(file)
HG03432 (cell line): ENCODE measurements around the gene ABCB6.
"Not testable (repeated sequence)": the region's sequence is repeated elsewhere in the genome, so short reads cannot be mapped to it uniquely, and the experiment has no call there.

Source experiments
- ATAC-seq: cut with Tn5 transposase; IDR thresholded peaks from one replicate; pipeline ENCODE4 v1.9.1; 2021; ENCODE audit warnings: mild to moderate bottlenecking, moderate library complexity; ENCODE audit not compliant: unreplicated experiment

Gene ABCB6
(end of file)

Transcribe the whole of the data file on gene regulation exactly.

HG03432 (cell line): ENCODE measurements around the gene ABCB6.
"Not testable (repeated sequence)": the region's sequence is repeated elsewhere in the genome, so short reads cannot be mapped to it uniquely, and the experiment has no call there.

Source experiments
- ATAC-seq: cut with Tn5 transposase; IDR thresholded peaks from one replicate; pipeline ENCODE4 v1.9.1; 2021; ENCODE audit warnings: mild to moderate bottlenecking, moderate library complexity; ENCODE audit not compliant: unreplicated experiment

Gene ABCB6